The national debate on the returning K-12 Education field and its students to the classroom is making headlines and consuming social media forums across the country. The stakeholders in this dialogue include students, parents, teachers, school staff and paraprofessionals, bus drivers, school administrators, legislators, governors and communities far and wide. Hanging in the balance are a broad range of personal and professional objectives, such as advancing student learning, creating safe learning environments, protecting medically vulnerable people, returning to a sense of “normal,” the importance of socialization for our children, and managing the extraordinary costs of re-opening schools. There are a variety of models for re-opening, but no one can say with certainty how they will play out over time.
Most K-12 schools are considering one of these approaches:
- Return students to the classroom full-time with safety precautions;
- Implement an e-learning structure using digital technology to hold virtual classes; or
- Develop a blended version of classroom and e-learning.
While we can’t mask the complexities of re-opening a K-12 school, or create a “one size fits all” recommendation for reopening, Gallagher can provide counsel on the key risk management, benefits, HR and insurance issues that you’ll need to address to get back to the classroom with confidence.
Assess the risks of reopening K-12 schools
Relying upon data, and tracking whether COVID-19 pandemic cases are spiking, flattened or trending downwards, is an important contributor to the decision to reopen. However, there are other factors that also need to be considered. They include whether K-12 education facilities can be safely prepared and maintained to protect the wellbeing of your employees and students, how each school will manage physical/social distancing, the use of personal protective equipment (PPEs) including masks, and plans and protocols for managing people who show symptoms. These important issues need to be reconciled on a building-by-building basis within the school campus or district.
Although our recommendations are straightforward, it’s not necessarily easy, and it’s not inexpensive. Many K-12 schools have old, outdated infrastructure, which may include inadequate HVAC systems, entry and exit limitations or small classrooms. Proper distancing during bus rides may be a challenge, and before- or after-school activities (including extended child care, athletics, and clubs) must also be considered. Safely resuming operations must incorporate frequent cleaning and disinfection, facility safety checks, the assessment of technology and security, new policies and procedures and training and communication in support of all safety initiatives.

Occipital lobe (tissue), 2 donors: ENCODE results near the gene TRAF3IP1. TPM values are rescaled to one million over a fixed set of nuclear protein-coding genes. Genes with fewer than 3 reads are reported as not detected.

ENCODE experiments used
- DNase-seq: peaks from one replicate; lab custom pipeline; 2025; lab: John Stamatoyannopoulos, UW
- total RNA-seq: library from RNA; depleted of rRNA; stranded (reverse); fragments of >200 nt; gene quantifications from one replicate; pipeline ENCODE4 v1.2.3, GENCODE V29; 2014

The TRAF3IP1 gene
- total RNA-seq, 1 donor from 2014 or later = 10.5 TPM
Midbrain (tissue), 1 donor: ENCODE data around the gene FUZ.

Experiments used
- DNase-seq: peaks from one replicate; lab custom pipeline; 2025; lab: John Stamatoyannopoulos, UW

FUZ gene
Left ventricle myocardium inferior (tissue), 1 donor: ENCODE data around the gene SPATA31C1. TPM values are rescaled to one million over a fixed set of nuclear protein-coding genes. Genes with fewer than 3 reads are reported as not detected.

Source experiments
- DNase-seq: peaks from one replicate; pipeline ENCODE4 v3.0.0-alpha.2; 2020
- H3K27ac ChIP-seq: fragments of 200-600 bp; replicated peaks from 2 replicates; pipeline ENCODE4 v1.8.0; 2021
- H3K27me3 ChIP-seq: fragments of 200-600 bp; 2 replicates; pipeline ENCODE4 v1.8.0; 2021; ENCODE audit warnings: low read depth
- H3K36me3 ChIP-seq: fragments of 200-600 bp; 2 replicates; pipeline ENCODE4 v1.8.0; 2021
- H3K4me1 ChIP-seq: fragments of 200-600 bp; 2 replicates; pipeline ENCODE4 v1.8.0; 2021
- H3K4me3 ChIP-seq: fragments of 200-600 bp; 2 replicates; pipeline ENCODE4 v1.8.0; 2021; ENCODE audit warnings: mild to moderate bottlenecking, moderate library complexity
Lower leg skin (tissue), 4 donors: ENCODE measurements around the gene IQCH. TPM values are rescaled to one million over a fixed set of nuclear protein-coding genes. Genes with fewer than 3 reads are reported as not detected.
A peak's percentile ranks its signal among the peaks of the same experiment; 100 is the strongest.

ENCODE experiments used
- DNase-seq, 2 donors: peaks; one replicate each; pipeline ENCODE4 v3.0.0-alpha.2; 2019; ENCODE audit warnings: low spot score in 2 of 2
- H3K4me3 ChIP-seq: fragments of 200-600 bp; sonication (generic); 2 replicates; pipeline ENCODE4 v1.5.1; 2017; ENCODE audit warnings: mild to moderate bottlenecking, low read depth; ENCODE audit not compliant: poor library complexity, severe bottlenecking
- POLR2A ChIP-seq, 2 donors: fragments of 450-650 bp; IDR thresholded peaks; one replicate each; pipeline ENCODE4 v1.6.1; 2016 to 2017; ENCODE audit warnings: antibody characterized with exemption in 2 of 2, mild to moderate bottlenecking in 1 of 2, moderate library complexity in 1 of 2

For more details on the decision-making process and details to consider regarding reopening K-12 schools, please review the K-12 Education Five-Step Return to Workplace collection.
Manage teacher and school faculty wellbeing and benefits questions
Teachers, para-professionals, building staff, bus drivers, and coaches are a critical part of your success. Whether these roles are filled by employees or contractors, they will have questions about their wellbeing when schools reopen. Policies, procedures and controls need to be determined and communicated to ensure safety and instill confidence that your K-12 school will safeguard the total employee and organizational wellbeing of your workforce.
In addition to assurances that physical and emotional wellbeing of your teachers and staff in the workplace has been prioritized, your employees – will also likely have benefits questions that need to be answered before they return. There are specific implications for benefits if there were furloughs or if an employee experienced a life event that changed their employment status. Other issues may include COVID-19 and antibody testing, coverage requirements through the Families First Act, or questions about healthcare plan enrollment. These issues affect eligibility for benefits, how employees access healthcare and employee wellbeing. Being prepared to have two-way communications on these issues will help your employees gain confidence in returning to the workforce.